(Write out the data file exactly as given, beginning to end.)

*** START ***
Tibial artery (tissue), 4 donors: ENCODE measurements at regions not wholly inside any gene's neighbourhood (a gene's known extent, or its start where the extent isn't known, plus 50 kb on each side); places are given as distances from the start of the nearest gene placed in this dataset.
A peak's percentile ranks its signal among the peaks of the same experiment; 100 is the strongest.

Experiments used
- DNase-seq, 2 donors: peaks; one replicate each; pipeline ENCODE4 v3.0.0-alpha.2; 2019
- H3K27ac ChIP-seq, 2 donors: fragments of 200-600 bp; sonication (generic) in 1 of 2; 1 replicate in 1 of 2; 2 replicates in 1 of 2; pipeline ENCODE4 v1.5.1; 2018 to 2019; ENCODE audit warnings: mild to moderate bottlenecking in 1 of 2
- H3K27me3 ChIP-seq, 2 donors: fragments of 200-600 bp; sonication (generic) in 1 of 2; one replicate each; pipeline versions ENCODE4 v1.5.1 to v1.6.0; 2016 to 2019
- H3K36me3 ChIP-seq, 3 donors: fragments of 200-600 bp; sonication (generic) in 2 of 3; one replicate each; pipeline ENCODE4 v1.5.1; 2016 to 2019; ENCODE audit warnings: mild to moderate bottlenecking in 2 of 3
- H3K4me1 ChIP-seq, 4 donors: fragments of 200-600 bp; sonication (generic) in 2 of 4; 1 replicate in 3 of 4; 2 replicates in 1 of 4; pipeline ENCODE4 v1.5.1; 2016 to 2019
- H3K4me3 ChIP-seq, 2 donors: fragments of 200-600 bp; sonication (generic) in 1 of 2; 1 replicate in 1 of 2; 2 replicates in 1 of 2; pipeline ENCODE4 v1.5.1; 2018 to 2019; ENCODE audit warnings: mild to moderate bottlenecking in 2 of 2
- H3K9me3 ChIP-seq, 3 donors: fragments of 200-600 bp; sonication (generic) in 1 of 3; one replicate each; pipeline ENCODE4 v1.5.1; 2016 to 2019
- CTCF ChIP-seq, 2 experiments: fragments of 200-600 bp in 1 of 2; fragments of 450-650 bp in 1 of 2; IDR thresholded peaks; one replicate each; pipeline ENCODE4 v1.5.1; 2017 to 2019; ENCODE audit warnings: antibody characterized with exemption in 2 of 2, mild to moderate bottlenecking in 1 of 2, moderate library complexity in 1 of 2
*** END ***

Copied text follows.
Tibial artery (tissue), 4 donors: ENCODE measurements at regions not wholly inside any gene's neighbourhood (a gene's known extent, or its start where the extent isn't known, plus 50 kb on each side); places are given as distances from the start of the nearest gene placed in this dataset.
A peak's percentile ranks its signal among the peaks of the same experiment; 100 is the strongest.

Experiments used
- DNase-seq, 2 donors: peaks; one replicate each; pipeline ENCODE4 v3.0.0-alpha.2; 2019
- H3K27ac ChIP-seq, 2 donors: fragments of 200-600 bp; sonication (generic) in 1 of 2; 1 replicate in 1 of 2; 2 replicates in 1 of 2; pipeline ENCODE4 v1.5.1; 2018 to 2019; ENCODE audit warnings: mild to moderate bottlenecking in 1 of 2
- H3K27me3 ChIP-seq, 2 donors: fragments of 200-600 bp; sonication (generic) in 1 of 2; one replicate each; pipeline versions ENCODE4 v1.5.1 to v1.6.0; 2016 to 2019
- H3K36me3 ChIP-seq, 3 donors: fragments of 200-600 bp; sonication (generic) in 2 of 3; one replicate each; pipeline ENCODE4 v1.5.1; 2016 to 2019; ENCODE audit warnings: mild to moderate bottlenecking in 2 of 3
- H3K4me1 ChIP-seq, 4 donors: fragments of 200-600 bp; sonication (generic) in 2 of 4; 1 replicate in 3 of 4; 2 replicates in 1 of 4; pipeline ENCODE4 v1.5.1; 2016 to 2019
- H3K4me3 ChIP-seq, 2 donors: fragments of 200-600 bp; sonication (generic) in 1 of 2; 1 replicate in 1 of 2; 2 replicates in 1 of 2; pipeline ENCODE4 v1.5.1; 2018 to 2019; ENCODE audit warnings: mild to moderate bottlenecking in 2 of 2
- H3K9me3 ChIP-seq, 3 donors: fragments of 200-600 bp; sonication (generic) in 1 of 3; one replicate each; pipeline ENCODE4 v1.5.1; 2016 to 2019
- CTCF ChIP-seq, 2 experiments: fragments of 200-600 bp in 1 of 2; fragments of 450-650 bp in 1 of 2; IDR thresholded peaks; one replicate each; pipeline ENCODE4 v1.5.1; 2017 to 2019; ENCODE audit warnings: antibody characterized with exemption in 2 of 2, mild to moderate bottlenecking in 1 of 2, moderate library complexity in 1 of 2